Quick Tips: Getting Active at HomeSkip to the navigation
It's best to increase your activity in all three areas of fitness: flexibility, aerobic fitness, and muscle fitness. You can work on all three areas without leaving home.
If you have heart problems or other health issues, or if you have not been active for a long time, check with your doctor before you start a new activity.
Flexibility and stretching
Flexibility is the ability to move your joints and muscles through their full range of motion. Stretching is an activity that helps you to be more flexible. It's also something you can easily do at home.
Stretching at home
- Warm up your muscles slightly before you stretch them. Walk or do some other light aerobic exercise for a few minutes, and then start stretching.
- Ease yourself into the stretch, relax, and don't push or bounce. You should feel a stretch, but not pain, in the muscle.
- Exhale as you do the stretch. While you hold the stretch, inhale deeply.
- Try closing your eyes while you stretch. It helps you relax.
- Take a moment to enjoy the good, warm feeling that comes after a good stretch.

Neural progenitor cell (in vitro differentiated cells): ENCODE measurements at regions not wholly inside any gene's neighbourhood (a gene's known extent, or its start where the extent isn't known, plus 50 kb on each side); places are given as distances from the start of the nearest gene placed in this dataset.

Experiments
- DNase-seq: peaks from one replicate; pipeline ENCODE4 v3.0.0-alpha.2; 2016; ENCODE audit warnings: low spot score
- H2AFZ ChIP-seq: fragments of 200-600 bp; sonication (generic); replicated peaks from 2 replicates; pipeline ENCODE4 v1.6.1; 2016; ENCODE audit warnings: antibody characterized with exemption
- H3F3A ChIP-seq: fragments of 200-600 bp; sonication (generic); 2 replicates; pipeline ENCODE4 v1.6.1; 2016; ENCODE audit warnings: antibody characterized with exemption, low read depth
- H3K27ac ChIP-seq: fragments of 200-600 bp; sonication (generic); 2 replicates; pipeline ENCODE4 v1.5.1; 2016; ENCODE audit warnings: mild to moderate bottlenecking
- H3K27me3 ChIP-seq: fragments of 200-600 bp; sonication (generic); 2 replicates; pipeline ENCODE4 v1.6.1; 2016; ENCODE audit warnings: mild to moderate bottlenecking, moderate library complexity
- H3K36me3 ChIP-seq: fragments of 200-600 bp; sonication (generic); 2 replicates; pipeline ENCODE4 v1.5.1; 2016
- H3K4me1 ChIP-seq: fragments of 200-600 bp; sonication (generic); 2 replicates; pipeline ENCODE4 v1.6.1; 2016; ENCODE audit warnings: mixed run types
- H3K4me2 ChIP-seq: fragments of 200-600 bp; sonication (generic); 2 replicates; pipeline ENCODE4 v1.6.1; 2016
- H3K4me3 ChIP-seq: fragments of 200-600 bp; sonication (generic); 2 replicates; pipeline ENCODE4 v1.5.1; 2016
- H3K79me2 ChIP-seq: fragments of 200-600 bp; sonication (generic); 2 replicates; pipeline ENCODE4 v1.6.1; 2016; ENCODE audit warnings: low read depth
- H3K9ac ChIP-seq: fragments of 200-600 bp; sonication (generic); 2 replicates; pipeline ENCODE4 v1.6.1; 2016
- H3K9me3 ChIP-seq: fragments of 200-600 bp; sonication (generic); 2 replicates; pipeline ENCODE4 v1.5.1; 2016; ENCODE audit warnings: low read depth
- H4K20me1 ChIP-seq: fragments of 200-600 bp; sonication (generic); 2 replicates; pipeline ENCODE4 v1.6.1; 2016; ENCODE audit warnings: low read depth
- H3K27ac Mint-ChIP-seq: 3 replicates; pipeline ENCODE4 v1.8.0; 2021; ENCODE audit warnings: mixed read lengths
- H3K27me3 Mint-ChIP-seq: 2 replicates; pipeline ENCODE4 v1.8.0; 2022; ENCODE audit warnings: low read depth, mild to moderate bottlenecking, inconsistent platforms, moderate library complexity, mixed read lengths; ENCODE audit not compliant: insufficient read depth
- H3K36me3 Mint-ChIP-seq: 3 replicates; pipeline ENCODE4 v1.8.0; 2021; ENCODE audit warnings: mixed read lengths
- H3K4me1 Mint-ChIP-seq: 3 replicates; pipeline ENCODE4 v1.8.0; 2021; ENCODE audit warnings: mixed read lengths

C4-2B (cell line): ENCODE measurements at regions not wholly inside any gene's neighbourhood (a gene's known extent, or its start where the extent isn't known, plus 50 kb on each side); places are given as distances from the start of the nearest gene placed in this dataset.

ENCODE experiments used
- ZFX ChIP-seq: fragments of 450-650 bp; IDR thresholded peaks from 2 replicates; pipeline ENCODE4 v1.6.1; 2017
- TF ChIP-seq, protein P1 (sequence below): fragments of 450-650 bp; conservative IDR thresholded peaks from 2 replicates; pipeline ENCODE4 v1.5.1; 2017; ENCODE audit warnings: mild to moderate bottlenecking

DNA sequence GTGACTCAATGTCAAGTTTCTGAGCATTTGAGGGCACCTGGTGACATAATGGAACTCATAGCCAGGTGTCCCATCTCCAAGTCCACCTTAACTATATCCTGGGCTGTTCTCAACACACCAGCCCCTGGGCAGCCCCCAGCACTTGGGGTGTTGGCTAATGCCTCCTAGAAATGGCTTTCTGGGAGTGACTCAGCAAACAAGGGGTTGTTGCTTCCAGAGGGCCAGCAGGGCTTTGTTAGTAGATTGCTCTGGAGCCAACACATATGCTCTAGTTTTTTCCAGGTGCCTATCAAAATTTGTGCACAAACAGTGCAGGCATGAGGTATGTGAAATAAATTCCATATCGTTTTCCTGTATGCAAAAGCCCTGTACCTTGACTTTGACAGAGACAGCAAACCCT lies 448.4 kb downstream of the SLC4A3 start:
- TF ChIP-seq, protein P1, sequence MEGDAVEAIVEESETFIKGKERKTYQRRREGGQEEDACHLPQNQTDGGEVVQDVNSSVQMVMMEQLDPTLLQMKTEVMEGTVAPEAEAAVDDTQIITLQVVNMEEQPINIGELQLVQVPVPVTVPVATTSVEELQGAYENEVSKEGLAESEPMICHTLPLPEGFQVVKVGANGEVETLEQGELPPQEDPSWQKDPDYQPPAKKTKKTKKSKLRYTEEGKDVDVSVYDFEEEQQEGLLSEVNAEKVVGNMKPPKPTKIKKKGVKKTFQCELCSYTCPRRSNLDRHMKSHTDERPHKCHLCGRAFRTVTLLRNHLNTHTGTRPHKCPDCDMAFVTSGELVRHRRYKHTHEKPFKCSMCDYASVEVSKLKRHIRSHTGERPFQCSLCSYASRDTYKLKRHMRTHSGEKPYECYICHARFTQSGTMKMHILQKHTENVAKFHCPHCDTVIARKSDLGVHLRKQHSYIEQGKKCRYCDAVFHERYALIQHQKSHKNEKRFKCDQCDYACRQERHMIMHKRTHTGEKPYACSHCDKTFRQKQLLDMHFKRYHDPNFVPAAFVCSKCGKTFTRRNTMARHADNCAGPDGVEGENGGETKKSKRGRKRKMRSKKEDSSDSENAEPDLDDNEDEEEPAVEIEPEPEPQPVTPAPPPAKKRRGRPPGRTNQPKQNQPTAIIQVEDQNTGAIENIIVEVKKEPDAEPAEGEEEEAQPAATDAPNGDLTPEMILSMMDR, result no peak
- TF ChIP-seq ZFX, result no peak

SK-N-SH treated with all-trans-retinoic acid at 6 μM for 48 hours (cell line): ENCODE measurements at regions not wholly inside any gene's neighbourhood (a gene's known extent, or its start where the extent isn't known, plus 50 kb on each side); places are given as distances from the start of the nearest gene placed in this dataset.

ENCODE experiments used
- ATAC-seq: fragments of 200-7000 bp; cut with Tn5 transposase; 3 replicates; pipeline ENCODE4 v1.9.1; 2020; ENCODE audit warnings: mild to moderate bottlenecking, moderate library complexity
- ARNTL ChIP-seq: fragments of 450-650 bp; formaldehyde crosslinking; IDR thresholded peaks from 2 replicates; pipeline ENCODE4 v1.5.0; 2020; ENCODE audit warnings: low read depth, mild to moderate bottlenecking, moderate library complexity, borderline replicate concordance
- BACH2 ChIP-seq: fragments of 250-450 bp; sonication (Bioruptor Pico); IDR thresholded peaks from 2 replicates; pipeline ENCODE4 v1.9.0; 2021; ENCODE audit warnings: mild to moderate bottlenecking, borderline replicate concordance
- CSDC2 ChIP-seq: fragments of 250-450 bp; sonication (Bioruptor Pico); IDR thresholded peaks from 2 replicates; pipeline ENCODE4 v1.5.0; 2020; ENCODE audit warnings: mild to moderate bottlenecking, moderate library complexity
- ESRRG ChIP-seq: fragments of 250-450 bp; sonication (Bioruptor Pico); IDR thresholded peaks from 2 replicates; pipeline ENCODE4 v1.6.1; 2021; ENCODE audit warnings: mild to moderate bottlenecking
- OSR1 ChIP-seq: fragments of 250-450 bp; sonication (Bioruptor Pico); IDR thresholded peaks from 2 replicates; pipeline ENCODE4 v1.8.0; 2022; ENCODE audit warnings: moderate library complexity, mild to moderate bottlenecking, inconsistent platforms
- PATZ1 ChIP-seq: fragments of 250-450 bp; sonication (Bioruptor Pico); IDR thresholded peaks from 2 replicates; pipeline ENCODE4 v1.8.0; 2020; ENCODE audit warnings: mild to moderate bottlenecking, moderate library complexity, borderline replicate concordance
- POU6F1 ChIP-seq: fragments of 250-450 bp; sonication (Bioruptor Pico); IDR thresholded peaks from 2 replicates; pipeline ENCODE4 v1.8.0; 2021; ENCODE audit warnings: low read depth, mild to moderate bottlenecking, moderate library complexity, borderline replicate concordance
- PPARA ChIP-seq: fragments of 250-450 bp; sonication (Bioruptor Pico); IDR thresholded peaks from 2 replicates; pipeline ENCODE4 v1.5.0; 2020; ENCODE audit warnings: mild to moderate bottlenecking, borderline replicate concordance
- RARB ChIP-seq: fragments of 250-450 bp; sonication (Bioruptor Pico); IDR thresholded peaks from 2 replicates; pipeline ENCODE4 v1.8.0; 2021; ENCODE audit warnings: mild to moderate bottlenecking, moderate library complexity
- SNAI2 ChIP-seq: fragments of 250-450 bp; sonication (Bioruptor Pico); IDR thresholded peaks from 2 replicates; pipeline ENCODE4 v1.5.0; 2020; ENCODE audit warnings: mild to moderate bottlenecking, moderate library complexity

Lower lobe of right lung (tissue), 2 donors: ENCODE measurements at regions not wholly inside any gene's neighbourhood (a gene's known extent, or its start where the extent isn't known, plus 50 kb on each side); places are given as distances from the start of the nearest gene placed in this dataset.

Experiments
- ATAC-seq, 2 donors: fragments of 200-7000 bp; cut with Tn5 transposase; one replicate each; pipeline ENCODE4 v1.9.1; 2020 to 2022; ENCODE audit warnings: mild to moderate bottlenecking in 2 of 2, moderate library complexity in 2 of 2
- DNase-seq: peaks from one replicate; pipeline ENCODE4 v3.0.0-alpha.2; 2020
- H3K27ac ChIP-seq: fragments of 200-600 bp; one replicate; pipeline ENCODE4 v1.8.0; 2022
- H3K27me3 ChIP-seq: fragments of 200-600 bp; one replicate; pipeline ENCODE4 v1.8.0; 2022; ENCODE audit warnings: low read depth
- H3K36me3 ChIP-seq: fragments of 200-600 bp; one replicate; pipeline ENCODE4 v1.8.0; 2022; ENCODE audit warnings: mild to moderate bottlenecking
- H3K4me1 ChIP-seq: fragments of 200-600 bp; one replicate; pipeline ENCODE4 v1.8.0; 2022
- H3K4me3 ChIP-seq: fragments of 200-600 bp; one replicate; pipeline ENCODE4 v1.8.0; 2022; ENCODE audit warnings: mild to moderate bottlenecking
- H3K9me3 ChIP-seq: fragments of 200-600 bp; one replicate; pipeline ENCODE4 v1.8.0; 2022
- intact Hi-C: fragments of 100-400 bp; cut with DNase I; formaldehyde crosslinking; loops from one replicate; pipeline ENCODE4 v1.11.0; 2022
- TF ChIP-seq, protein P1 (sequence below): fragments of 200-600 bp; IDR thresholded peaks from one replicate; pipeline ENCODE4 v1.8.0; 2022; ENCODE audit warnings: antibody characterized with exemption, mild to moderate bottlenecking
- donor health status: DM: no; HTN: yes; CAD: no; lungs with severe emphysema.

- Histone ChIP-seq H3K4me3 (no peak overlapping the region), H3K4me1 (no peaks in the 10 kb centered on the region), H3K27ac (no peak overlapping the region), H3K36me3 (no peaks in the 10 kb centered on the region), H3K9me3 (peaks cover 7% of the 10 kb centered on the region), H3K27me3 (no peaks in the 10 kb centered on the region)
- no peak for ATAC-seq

Exercise DVDs can teach you more about stretching various muscles.
Aerobic fitness (endurance)
Aerobic fitness means increasing how well your body uses oxygen. Look for activities that make your heart beat faster and make you breathe harder.
Experts suggest that you do at least 2½ hours of moderate activity a week or at least 1¼ hours of vigorous activity a week. It's fine to do blocks of 10 minutes or more throughout your day and week.
Muscle fitness (strength)
Muscle fitness means building stronger muscles and increasing how long you can use them. You can strengthen a muscle by doing any activity that pushes or pulls against that muscle.
Experts say that you should work on strengthening your muscles at least 2 times a week. Focus on the large muscle groups in your arms, legs, back, chest, and core.
Strengthening your muscles at home
- Do familiar exercises, like push-ups and leg lifts.
- Use rubber tubing or stretchable bands to add resistance as your muscles work against the elastic.
- Use free weights ("dumbbells") or a weight-training machine. If you don't have free weights, you can lift soup cans, water bottles, or books.
- Do housework and yard work, such as scrubbing the bathtub, washing walls, tilling the garden, or pulling weeds, on a regular basis.
- Strengthen your core. Pull in your belly. Imagine pulling your belly button back toward your spine. Hold this for 5 to 10 seconds, then relax. Breathe normally as you hold the muscle tight. Repeat. You can do this exercise anywhere, in any position.
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Primary Medical Reviewer E. Gregory Thompson, MD - Internal Medicine
Martin J. Gabica, MD - Family Medicine
Adam Husney, MD - Family Medicine
Kathleen Romito, MD - Family Medicine
Specialist Medical Reviewer Elizabeth T. Russo, MD - Internal Medicine
Current as ofMarch 13, 2017